You’ll need to already have a sizable amount of equity built in your home if you want to secure a cash-out refinance. Remember that your lender won’t let you cash out 100% of the equity you have unless you qualify for a VA refinance, so take a careful look at your current equity before you commit to a cash-out refinance. Make sure that you can convert enough equity to accomplish your goals.
Adding It All Up
Once you know that you meet the requirements for a cash-out refinance, determine how much money you need. If you’re planning to cash out for repairs or renovations, it’s a good idea to get a few estimates from contractors in your area so you know how much you need. If you want to refinance to consolidate debt, sit down with all of your credit card and bank statements and determine exactly how much cash you need to cover your debts.
After you apply for a cash-out refinance, you receive a decision on whether your lender approves the refinance. Your lender might ask you for financial documents like bank statements, W-2s or pay stubs to prove your DTI ratio. After you get an approval, your lender will walk you through the next steps toward closing.
Reasons To Consider Cash-Out Refinancing
A cash-out refinance can be more beneficial than taking out a personal loan or second mortgage for a number of reasons.
Home Improvements And Renovations
From questionable design choices to a broken HVAC system, upgrades are often necessary. A cash-out refinance allows you to use the equity you’ve already earned to fund the changes you need.
A cash-out refinance can give you the money you need to pay down your outstanding debts and transfer what you owe to one convenient, lower-interest payment.
Lower Interest Rates
If you put an unexpected bill on a variable credit card, you might pay a high amount of interest – the prime rate that’s tied to the federal funds rate set by the Federal Reserve, plus a certain number of percentage points on top of that. Mortgage rates are generally lower than credit card interest rates and currently hover around 3% – 4% for 30-year fixed-rate loans. If you have enough equity in your home to cover your bill, you may save thousands in interest over time.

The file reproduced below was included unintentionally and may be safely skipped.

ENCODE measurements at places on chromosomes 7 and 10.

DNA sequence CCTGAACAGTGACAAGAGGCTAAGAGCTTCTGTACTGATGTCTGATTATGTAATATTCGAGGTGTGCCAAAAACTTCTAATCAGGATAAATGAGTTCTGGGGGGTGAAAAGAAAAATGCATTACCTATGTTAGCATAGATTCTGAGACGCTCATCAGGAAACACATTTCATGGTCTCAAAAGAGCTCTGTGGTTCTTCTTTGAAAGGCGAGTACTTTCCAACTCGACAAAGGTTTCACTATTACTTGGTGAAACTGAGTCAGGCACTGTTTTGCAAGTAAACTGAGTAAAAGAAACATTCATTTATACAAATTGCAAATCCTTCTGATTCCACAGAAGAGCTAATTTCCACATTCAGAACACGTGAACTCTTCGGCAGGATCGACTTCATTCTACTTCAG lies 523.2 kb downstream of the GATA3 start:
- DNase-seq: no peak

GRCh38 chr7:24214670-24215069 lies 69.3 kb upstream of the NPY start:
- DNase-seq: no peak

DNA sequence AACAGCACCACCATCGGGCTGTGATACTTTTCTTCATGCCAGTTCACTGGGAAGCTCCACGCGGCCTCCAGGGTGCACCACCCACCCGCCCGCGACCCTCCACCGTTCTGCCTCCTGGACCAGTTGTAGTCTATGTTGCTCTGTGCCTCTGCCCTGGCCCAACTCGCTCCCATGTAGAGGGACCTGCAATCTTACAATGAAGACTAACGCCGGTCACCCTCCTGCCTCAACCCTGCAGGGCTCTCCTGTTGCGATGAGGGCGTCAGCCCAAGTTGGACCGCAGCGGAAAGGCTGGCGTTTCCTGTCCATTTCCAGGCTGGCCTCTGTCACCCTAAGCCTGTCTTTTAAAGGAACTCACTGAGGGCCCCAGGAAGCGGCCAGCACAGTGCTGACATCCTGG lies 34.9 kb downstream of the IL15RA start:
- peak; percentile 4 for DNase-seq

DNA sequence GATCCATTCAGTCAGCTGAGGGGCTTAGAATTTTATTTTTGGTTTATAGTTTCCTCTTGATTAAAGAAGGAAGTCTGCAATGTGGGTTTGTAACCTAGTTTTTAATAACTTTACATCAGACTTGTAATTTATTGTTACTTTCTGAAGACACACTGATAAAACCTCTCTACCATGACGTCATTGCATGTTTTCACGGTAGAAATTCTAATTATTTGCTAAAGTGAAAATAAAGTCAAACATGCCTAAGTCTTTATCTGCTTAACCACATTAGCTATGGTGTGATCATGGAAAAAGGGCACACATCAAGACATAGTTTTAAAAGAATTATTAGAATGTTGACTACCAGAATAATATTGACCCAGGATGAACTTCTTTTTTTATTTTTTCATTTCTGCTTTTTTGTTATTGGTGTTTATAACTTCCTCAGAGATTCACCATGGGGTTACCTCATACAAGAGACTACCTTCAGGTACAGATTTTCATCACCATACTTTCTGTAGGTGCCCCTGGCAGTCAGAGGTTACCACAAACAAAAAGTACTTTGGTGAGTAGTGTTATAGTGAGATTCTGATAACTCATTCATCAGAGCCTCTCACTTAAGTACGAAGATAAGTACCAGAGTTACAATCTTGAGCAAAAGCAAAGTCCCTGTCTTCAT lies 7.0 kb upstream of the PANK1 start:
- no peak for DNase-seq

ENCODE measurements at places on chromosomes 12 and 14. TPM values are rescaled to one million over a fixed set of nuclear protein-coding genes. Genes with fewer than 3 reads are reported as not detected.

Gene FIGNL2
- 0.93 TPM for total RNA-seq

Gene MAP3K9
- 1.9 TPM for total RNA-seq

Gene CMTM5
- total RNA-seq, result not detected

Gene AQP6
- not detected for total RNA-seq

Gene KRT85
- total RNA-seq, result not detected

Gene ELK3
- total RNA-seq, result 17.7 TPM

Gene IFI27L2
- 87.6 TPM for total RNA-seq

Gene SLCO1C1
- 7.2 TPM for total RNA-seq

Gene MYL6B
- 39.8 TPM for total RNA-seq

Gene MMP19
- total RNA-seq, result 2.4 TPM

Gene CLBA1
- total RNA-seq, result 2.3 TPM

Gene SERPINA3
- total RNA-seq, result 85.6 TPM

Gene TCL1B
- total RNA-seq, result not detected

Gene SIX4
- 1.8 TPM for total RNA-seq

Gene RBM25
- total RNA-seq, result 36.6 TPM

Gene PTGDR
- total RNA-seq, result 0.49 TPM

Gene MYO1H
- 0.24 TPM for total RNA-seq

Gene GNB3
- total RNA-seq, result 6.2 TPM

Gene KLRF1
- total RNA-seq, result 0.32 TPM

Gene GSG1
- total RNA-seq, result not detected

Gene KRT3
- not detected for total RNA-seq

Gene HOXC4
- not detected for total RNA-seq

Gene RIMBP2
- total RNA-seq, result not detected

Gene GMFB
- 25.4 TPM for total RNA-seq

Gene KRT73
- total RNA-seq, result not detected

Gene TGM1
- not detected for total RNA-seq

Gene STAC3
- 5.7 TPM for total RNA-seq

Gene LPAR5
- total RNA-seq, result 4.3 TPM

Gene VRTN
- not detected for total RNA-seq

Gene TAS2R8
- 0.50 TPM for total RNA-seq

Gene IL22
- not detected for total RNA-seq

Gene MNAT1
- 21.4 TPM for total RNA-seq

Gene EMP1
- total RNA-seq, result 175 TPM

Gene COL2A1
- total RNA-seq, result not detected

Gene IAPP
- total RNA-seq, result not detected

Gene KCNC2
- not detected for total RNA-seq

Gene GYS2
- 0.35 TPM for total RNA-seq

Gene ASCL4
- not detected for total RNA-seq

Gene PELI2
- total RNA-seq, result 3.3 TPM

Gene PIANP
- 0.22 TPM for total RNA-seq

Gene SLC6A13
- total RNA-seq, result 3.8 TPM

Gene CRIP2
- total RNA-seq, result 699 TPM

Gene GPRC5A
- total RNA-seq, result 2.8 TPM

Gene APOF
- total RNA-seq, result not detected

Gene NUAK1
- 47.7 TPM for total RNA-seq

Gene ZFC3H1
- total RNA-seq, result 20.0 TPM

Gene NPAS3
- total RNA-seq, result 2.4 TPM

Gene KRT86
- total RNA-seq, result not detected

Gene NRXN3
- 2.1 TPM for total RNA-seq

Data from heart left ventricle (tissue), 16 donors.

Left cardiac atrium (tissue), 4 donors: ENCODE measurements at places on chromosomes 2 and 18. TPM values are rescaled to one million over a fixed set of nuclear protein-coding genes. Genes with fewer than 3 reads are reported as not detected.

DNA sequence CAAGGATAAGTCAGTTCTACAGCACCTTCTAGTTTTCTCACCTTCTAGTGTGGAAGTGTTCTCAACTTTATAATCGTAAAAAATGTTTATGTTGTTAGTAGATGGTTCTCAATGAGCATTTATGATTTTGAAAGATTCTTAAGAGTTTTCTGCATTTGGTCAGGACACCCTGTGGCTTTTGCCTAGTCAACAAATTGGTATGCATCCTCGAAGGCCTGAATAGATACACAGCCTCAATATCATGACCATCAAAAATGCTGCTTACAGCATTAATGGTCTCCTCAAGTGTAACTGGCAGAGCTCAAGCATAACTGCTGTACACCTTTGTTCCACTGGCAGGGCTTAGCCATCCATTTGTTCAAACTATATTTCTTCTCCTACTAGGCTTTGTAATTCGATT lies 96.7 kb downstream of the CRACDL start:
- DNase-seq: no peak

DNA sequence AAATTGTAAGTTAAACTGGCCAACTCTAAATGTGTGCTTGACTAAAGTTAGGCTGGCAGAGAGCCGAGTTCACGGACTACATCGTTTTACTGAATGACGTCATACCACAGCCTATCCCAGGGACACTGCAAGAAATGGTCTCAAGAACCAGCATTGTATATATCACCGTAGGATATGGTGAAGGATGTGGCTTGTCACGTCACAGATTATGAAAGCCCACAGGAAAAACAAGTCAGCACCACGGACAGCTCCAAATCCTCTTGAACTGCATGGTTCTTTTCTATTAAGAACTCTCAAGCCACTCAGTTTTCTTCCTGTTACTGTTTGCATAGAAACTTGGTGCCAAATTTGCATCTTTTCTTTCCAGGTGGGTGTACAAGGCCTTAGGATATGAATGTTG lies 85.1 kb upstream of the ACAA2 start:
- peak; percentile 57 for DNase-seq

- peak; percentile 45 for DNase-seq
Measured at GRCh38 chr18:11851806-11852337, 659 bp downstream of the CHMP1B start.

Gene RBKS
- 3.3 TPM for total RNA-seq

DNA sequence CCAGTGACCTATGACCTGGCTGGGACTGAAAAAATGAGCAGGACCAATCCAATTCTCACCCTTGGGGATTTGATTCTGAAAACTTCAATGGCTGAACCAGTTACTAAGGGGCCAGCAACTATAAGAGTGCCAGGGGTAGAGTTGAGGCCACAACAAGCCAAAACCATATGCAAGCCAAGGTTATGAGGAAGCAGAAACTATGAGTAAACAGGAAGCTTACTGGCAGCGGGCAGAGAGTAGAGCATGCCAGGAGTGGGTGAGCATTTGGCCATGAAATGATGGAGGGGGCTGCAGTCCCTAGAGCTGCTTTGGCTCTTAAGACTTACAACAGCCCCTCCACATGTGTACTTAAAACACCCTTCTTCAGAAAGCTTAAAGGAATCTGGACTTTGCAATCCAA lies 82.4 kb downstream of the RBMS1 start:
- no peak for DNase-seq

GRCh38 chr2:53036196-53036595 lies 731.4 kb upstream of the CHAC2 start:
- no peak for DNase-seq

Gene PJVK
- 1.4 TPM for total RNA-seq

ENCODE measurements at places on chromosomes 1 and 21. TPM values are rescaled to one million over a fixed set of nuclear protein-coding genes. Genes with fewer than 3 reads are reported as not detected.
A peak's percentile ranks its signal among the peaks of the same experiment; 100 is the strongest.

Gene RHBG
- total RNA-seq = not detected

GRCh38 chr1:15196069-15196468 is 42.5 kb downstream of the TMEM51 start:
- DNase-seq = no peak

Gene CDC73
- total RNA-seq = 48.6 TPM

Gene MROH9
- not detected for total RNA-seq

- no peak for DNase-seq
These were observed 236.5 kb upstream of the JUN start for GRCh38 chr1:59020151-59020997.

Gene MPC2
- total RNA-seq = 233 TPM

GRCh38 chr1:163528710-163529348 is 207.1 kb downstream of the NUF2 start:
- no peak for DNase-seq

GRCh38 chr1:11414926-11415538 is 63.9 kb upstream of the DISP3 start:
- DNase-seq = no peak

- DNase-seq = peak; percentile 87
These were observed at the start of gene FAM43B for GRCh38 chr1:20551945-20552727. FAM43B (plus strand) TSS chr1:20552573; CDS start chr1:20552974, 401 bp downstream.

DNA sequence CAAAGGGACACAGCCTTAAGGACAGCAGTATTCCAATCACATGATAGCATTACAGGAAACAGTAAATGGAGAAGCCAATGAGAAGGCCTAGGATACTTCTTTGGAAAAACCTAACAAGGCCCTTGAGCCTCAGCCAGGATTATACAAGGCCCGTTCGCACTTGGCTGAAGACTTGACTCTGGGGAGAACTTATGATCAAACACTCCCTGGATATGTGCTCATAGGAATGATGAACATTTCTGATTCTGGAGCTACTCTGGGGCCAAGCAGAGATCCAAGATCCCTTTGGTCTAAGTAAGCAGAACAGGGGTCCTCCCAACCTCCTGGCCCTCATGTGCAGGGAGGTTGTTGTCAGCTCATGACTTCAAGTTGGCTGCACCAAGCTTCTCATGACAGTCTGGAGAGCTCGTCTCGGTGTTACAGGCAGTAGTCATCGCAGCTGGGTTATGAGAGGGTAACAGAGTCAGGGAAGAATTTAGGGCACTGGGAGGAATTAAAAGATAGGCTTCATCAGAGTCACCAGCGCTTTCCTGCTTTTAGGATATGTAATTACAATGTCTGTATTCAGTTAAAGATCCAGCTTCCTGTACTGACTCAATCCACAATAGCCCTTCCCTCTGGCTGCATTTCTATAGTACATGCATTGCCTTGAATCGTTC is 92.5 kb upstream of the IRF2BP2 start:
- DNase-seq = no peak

More Money To Invest
When you take into account the power of compounding interest, it can be a smart move to free up money and save toward retirement early rather than keep your funds tied to your home. Cash-out refinances give you access to funds that you can use to boost your retirement savings or build up a college fund.
Things To Consider About A Cash-Out Refinance
You might need to consider a few things before you commit to a cash-out refinance, including:
Leave Equity In Your Home
Let’s say you’ve paid a total of $20,000 on your mortgage principal. You might assume this means you can take up to $20,000 out with a cash-out refinance. However, depending on your loan, this isn’t always possible. Conventional loans require you to leave 20% equity in your home after a refinance, and FHA loans require 20% as well. The only exception to this rule is with a VA loan refinance, which doesn’t require you to leave any equity after you refinance.
Just like when you buy a home, you’ll pay closing costs when you refinance. Some common closing costs include credit report fees, appraisal fees and attorney fees, depending on your state. If you only need to take out a very small loan, you should take a look at whether the closing costs would negate anything you save with a lower interest rate. In cases like this, resources like Rocket Loans® can help you explore your options for personal loans.
You Don’t Get Cash Immediately
Similar to when you buy a home, you must submit to underwriting and appraisal processes before your lender approves your refinance. Even after you close, the Truth in Lending Act requires your lender to offer you 3 days to cancel the loan if you have a change of heart, and you won’t get your cash until 3 – 5 days after closing. If you need money immediately, a cash-out refinance may not be the right solution.
Your Loan Terms May Change
When you get a cash-out refinance, you pay off your original mortgage and replace it with a new loan. This means your new loan may take longer to pay off, your monthly payments may be different or your interest rate may change. Be sure to look at the Closing Disclosure from your lender and analyze your new loan terms.
You’ll Need An Appraisal
Cash-out refinances are contingent upon an appraisal by an independent third party. Appraisals can take time, so factor this into your refinancing timeline.
Is Cash-Out Refinancing A Good Idea For You?
Whether you want to pay down debt or renovate your kitchen, a cash-out refinance can be a powerful tool and can give you the money you need to move towards your goals. If you’re not sure if a refinance is right for you, speak with a financial advisor, use our online refinance calculator or speak with a Home Loan Expert for help. If you’re ready to get started, Rocket Mortgage® by Quicken Loans® can help you explore your options!